In the highlands of north central Anatolia is located the capital of a long-forgotten civilization that, even today, is relatively little-known. This site, Hattusa, was the center of the Hittite state that dominated much of modern Turkey and Syria during the second millennium BCE. Hattusa was occupied from the third millennium BCE and went through several stages of occupation – each built atop the ruins of a previous settlement. The most impressive remains date from the 16th – 11th centuries BCE when the city became the capital of the mighty Hittite empire. The origins of the Hittite Empire remain lost to the mists of history, but their capital demonstrates an advanced state of city-building and urban planning. The city was surrounded by a wall with five gates, the most famous of which are called the “Lion Gate” and the “Sphinx Gate” – so named due the sculptures that adorn them. Hattusa was unknown to historians and archaeologists until it was first discovered in 1834. The site has been under excavation for much of the 20th and 21st centuries – interrupted primarily by the two World Wars. It was named a UNESCO World Heritage site in 1986 due to its historical importance in the history of Western Asia.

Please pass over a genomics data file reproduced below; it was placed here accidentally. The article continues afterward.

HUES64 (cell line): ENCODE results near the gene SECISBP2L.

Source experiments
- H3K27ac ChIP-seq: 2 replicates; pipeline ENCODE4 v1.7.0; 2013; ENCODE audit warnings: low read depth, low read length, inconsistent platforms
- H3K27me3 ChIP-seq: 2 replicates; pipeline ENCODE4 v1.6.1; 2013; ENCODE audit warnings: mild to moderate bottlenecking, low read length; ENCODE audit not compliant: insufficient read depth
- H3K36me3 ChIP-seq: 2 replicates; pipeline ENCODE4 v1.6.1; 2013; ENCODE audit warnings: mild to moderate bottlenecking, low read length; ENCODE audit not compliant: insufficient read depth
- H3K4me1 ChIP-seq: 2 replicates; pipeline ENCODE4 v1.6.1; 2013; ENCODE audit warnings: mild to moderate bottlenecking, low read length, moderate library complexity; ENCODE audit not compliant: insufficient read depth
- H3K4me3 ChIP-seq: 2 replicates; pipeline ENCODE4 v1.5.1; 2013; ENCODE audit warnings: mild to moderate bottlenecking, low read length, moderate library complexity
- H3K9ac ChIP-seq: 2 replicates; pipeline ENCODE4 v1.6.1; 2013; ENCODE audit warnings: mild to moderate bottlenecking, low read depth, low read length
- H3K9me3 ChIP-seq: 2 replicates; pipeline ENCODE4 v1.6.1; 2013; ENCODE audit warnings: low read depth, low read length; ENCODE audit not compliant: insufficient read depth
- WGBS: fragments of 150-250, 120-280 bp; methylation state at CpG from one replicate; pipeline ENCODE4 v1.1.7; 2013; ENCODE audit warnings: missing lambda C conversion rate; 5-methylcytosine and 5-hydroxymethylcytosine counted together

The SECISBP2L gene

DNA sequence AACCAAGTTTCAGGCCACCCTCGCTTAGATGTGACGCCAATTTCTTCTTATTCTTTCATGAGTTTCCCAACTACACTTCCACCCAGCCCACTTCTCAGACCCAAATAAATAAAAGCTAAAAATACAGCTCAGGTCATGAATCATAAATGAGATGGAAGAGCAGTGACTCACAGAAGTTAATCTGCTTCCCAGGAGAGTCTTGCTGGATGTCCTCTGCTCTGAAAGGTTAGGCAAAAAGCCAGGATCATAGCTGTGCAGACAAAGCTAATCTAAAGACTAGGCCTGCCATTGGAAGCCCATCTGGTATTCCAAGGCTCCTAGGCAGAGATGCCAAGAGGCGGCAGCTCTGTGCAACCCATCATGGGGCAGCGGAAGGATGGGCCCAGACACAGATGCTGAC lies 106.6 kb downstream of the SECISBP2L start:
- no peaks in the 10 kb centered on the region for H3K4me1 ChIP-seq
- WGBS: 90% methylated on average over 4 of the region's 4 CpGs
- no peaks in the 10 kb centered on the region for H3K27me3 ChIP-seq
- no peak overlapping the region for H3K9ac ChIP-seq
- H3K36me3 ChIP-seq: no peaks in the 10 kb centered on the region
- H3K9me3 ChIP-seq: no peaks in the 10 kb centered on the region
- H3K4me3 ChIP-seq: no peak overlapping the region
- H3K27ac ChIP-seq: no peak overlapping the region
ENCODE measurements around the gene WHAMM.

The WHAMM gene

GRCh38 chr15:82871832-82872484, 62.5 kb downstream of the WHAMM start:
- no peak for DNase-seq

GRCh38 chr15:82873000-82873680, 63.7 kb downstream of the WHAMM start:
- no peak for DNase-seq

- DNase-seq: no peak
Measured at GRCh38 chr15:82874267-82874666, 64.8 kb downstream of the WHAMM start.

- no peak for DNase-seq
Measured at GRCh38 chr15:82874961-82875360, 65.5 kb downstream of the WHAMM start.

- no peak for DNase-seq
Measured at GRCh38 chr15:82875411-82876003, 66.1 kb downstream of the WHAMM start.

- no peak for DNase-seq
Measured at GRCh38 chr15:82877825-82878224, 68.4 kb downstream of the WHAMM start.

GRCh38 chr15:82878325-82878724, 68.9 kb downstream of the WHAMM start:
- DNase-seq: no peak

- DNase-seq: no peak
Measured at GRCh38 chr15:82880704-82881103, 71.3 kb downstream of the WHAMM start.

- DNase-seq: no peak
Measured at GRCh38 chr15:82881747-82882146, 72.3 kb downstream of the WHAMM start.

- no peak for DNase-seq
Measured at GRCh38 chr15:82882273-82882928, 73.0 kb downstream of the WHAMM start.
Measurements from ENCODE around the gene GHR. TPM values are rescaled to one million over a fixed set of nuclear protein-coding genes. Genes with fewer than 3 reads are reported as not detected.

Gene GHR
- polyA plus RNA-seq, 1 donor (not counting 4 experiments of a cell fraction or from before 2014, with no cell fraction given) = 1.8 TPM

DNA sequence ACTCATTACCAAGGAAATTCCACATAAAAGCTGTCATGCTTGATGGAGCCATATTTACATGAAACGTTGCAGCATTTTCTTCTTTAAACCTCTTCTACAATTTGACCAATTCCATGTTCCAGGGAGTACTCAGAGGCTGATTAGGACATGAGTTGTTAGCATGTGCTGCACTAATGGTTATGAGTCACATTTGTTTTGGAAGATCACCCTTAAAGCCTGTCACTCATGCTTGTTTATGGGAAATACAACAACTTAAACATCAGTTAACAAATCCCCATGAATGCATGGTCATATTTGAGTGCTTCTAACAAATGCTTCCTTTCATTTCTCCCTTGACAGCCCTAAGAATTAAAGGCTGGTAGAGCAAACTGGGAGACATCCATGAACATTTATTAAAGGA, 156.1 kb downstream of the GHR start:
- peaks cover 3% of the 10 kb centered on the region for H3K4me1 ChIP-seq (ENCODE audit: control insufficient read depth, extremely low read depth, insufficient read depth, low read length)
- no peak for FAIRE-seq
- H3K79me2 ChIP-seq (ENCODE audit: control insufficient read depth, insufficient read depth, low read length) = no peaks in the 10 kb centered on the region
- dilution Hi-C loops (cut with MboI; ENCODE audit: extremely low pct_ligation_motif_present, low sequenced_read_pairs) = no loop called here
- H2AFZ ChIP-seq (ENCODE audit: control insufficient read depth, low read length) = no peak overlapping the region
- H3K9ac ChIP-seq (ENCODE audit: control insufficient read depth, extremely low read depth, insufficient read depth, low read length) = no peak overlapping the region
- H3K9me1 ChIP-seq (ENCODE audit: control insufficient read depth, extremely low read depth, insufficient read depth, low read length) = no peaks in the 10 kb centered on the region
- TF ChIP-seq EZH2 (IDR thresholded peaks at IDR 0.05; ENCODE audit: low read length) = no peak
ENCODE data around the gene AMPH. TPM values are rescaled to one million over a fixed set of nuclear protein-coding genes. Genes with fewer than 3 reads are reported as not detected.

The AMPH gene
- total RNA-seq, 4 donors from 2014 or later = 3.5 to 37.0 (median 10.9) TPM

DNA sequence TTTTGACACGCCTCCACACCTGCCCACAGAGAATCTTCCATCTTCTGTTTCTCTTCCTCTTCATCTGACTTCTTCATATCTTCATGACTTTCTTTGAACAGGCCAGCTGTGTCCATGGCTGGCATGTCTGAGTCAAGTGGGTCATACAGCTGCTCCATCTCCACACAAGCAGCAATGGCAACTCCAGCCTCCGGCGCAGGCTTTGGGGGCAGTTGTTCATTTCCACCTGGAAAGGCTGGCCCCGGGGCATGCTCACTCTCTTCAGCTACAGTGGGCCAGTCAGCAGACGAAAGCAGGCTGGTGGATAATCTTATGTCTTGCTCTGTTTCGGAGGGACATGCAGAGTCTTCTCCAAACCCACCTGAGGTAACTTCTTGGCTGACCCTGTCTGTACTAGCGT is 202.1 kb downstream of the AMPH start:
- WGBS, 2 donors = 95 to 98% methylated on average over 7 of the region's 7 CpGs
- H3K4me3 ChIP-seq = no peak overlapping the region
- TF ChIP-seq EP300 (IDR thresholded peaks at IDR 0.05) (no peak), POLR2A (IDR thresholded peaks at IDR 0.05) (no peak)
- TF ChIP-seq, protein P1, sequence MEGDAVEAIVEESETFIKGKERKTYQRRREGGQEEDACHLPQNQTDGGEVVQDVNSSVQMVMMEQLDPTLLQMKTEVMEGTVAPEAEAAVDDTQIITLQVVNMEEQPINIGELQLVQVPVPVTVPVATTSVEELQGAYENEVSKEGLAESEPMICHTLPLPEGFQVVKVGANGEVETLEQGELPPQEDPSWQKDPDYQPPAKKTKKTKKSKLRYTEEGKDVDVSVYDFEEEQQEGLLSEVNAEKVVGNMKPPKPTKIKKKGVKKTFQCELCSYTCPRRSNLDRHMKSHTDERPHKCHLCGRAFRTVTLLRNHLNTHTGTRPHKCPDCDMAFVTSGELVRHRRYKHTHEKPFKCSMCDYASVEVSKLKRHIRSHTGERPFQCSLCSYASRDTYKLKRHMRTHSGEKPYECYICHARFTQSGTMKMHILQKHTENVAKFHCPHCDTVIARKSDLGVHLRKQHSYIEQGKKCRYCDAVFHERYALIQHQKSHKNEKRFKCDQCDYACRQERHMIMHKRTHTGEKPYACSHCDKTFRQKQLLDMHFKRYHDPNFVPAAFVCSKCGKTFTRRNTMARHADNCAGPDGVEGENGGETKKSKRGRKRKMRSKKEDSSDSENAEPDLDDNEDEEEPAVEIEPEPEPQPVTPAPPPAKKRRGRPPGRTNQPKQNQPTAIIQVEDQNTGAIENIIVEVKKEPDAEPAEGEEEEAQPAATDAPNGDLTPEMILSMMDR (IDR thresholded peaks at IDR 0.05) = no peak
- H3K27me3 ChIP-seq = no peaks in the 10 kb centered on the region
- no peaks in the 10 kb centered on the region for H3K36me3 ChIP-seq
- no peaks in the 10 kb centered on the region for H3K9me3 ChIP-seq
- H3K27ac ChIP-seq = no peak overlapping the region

Featured Image: “Great Temple.” By Bernard Gagnon – Own work, CC BY-SA 3.0.
“Hattusa.”(Flickr/CC BY 2.0)
“Hattusa.” By China Crisis, CC BY-SA 2.0.
“Lion Gate.” By Bernard Gagnon – Own work, CC BY-SA 3.0.
“Hattusa.” Ministry of Culture and Tourism. The Republic of Turkey.